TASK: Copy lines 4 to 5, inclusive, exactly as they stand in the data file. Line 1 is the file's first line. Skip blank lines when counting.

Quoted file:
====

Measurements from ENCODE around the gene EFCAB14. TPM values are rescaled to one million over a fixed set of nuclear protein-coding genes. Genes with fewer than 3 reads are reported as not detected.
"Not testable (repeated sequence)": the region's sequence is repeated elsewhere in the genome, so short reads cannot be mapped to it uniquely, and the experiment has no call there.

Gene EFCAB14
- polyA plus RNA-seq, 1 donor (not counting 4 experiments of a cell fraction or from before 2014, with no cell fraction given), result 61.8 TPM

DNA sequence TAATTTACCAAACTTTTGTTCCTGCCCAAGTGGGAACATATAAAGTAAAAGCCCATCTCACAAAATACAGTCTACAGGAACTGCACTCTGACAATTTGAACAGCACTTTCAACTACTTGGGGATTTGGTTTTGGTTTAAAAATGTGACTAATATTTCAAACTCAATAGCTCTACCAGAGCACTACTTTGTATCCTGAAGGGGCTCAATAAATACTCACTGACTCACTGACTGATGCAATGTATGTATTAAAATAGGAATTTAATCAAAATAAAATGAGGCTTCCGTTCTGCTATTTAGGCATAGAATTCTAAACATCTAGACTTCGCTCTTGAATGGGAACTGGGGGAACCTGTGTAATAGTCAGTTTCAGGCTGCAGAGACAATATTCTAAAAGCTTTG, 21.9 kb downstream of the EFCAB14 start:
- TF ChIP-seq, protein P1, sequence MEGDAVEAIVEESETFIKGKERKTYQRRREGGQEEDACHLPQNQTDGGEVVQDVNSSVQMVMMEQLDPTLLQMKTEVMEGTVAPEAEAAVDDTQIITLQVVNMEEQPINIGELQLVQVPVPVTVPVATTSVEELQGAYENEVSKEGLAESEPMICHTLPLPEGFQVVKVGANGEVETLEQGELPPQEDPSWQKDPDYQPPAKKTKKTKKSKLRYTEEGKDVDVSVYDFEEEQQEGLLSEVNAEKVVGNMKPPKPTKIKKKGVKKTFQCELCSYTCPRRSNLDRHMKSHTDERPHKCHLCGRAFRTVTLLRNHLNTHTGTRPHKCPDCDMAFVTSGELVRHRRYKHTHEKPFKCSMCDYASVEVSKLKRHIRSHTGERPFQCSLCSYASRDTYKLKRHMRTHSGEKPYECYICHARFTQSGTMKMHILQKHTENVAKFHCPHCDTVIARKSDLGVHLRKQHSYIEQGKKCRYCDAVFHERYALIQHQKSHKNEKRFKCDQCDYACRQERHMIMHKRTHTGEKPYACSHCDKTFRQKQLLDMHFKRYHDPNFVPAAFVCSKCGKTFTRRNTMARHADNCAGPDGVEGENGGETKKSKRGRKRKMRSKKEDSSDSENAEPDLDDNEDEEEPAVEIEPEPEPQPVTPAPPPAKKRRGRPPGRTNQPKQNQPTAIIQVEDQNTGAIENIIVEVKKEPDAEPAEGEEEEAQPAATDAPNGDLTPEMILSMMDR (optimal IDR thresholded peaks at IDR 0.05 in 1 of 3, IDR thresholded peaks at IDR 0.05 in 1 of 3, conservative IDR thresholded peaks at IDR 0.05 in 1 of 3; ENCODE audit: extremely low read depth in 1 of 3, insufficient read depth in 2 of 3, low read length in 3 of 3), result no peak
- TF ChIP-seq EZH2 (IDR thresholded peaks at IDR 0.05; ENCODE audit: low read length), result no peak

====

- polyA plus RNA-seq, 1 donor (not counting 4 experiments of a cell fraction or from before 2014, with no cell fraction given), result 61.8 TPM

DNA sequence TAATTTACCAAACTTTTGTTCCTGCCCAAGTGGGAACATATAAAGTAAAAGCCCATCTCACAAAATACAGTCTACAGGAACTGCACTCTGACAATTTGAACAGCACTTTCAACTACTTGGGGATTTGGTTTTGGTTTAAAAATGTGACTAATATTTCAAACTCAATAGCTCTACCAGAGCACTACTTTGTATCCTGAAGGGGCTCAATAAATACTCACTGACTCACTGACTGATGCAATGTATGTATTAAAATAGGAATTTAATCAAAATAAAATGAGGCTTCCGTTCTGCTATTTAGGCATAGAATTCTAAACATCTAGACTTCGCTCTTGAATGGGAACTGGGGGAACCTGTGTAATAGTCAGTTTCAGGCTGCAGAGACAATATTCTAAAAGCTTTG, 21.9 kb downstream of the EFCAB14 start: